Dubai's newest Hindu temple officially opens its doors to residents in Jebel Ali's worship village

Those who are planning to visit the temple for the Dusshera festival are advised to pre-register, but walk-ins are also permitted


Dhanusha Gokulan

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Dubai's Hindu temple in Jebel Ali's worship village. Photos: Rahul Gujjar
Dubai's Hindu temple in Jebel Ali's worship village. Photos: Rahul Gujjar

Published: Tue 4 Oct 2022, 9:16 PM

Last updated: Fri 7 Oct 2022, 10:58 AM

The newest Hindu temple in Dubai formally opened its doors to worshippers on Tuesday evening. And today, large numbers of people are expected to visit the temple for the celebration of Dusshera festival.

“We will have a lot of rush today, so just Darshans (altar viewing) as of now, and big aarti (Hindu ritual) at 7.30pm,” Shroff said on Wednesday morning.

Those who are planning to go to the temple are advised to pre-register via a QR code, but walk-in visitors are also permitted.

Located in a neighbourhood referred to as the 'worship village', the grand place of worship was inaugurated in a ceremony marked with a powerful message of tolerance, peace, and harmony on Tuesday.

The 'worship village' in Jebel Ali now houses nine religious shrines, including seven churches and the Guru Nanak Darbar Sikh Gurudwara.

Sheikh Nahyan bin Mubarak Al Nahyan, Minister of Tolerance and Coexistence, inaugurated the temple by lighting a lantern in the temple's multi-purpose hall on the ground floor.

Sheikh Nahyan bin Mubarak Al Nahyan and Sunjay Sudhir Indian Ambassador to the United Arab Emirates inaugurated the temple. Photo: Rahul Gajjar
Sheikh Nahyan bin Mubarak Al Nahyan and Sunjay Sudhir Indian Ambassador to the United Arab Emirates inaugurated the temple. Photo: Rahul Gajjar

A ribbon-cutting ceremony was organised in the main prayer hall. Sheikh Nahyan was joined by Sunjay Sudhir, Indian Ambassador to the UAE; Dr Omar Al Muthanna, CEO of the social regulatory and licensing agency for the Community Development Authority (CDA); and Raju Shroff, trustee of the Hindu Temple Dubai. Ahmed Abdul Karim Julfar, director-general of the Community Development Authority, was also present at the event.

Over 200 dignitaries, including the heads of diplomatic missions, religious leaders of several faiths, business owners and Indian community members were also present at the glittering opening ceremony.

Indian ambassador Sunjay Sudhir said: "It is welcome news for the Indian community that a new Hindu temple is being inaugurated in Dubai today. The temple's opening serves the religious aspirations of the large Hindu community living in the UAE. The new temple is adjoining a Gurudwara, which was opened in 2012.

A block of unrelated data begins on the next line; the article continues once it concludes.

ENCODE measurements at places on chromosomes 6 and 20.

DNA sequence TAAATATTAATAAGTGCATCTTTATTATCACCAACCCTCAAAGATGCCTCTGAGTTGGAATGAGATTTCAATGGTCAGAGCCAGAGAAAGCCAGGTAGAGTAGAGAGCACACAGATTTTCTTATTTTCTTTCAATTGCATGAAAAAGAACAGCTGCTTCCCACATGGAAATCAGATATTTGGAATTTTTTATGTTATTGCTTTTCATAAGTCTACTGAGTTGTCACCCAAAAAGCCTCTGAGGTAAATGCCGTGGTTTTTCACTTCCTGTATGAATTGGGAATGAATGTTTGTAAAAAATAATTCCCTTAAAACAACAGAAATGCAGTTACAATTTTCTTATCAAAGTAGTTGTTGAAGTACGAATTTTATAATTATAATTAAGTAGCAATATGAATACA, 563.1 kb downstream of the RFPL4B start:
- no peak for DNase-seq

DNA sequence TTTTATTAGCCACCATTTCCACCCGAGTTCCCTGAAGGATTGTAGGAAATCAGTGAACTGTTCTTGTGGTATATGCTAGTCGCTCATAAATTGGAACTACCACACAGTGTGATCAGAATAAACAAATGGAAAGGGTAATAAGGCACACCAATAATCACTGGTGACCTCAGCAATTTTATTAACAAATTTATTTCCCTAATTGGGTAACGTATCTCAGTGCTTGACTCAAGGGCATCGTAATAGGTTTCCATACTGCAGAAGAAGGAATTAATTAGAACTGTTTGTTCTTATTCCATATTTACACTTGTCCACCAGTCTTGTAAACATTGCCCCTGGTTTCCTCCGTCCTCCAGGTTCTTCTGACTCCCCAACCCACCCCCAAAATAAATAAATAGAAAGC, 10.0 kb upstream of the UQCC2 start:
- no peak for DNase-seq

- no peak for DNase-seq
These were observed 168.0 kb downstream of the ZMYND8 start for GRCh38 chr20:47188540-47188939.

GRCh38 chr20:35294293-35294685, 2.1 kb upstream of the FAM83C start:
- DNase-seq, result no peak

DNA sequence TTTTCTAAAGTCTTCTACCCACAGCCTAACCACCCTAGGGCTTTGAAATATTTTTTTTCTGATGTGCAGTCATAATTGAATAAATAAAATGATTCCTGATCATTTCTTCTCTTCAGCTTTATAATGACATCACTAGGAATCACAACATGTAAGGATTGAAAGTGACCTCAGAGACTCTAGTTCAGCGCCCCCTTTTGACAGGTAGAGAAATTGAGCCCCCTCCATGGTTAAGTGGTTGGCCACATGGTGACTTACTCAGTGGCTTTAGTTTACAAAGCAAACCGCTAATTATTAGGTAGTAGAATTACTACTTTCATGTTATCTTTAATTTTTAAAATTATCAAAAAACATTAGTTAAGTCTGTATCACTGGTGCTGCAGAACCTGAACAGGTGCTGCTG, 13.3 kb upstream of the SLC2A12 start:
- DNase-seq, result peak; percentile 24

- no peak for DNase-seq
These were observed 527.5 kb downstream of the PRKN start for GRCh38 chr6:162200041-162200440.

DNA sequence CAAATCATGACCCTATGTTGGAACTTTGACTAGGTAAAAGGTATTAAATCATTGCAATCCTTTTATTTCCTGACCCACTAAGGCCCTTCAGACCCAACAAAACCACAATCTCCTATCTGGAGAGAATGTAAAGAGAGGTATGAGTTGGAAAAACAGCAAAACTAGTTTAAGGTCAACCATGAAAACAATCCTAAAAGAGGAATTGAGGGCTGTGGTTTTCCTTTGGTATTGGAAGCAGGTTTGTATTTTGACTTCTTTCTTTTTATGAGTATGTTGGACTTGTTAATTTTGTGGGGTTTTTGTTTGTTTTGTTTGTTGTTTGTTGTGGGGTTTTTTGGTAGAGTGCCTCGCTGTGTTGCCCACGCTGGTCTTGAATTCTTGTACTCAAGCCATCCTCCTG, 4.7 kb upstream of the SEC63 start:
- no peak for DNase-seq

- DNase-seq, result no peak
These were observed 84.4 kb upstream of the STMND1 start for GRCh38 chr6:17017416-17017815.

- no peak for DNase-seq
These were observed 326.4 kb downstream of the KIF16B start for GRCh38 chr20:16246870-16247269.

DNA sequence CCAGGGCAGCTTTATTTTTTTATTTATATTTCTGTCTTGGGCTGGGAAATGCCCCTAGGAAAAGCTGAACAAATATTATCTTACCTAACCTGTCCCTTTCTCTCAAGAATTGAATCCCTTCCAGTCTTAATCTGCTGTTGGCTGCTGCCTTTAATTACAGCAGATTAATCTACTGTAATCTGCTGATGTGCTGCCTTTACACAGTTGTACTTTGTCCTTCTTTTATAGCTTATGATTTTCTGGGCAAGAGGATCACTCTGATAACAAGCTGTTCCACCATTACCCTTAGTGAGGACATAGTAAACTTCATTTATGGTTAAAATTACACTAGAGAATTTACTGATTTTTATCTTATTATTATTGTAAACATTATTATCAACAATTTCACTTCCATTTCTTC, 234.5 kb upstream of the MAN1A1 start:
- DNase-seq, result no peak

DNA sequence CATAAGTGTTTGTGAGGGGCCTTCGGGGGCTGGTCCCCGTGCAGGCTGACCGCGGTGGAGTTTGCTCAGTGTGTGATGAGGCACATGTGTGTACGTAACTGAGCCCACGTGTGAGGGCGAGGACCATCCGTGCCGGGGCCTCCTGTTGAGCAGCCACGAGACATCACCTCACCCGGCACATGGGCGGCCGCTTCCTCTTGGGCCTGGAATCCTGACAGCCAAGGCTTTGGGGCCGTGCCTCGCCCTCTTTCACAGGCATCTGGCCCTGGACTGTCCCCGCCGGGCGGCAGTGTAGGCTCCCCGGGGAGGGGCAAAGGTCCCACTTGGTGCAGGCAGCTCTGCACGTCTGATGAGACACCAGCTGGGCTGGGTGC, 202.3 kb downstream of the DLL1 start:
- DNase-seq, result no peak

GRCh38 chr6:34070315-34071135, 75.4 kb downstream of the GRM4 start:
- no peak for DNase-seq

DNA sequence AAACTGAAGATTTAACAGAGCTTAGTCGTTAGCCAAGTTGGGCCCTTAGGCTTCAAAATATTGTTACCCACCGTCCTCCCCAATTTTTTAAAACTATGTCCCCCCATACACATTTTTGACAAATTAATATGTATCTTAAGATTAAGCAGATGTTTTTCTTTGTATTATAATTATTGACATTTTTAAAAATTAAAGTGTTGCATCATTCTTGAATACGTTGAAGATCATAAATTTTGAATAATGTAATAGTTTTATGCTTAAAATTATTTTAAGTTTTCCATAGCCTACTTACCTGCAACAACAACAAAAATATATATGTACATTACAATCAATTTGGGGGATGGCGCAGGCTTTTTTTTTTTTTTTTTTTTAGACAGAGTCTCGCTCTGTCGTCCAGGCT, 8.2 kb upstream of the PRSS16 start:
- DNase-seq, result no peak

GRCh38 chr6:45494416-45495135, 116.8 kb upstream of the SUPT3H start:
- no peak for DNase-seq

Photos: Rahul Gujjar
Photos: Rahul Gujjar

"We are honoured that Sheikh Nahayan inaugurated the new Hindu temple in Dubai. We thank the graciousness and generosity of the Dubai Government for providing land for the temple and facilitating its construction. We also thank the UAE government for providing a second home to 3.5 million Indians where they live and work and contribute to the economy and society."

Photos: Rahul Gujjar
Photos: Rahul Gujjar

Plans to construct the 70,000-square-foot house of worship were announced in 2020, shortly after the Covid-19 pandemic struck the city.

Speaking to Khaleej Times on the sidelines of the opening ceremony, Shroff said: "The temple opening in Dubai is a dream come true not just for Hindus, but for Indians all over the UAE. The temple is a true representation of how we perceive religion – bringing cultures together.

Photo: Agencies
Photo: Agencies

"Despite Covid -19, construction timelines were not hampered because of the support of the Dubai government. The Hindu Temple Dubai is truly a remarkable icon of how receptive and compassionate Dubai and the Government of the UAE are. Whether it was in 1958 to launch the first 'mandir' in the country to the Hindu Temple now, the Emirati generosity remains."

Photo: Agencies
Photo: Agencies

Pre-registration is required to visit the house of worship, and devotees can register online before arrival. Worshippers will have to register on the temple website, and almost 200,000 people visited the temple in September using the QR code appointment system, elaborated Shroff.

By the end of the year, there will be a spacious community centre where Hindu ceremonies, rituals and prayers can take place, including weddings, naming ceremonies and 'janeyu' or sacred thread ceremonies, all with options for catering, said temple officials.


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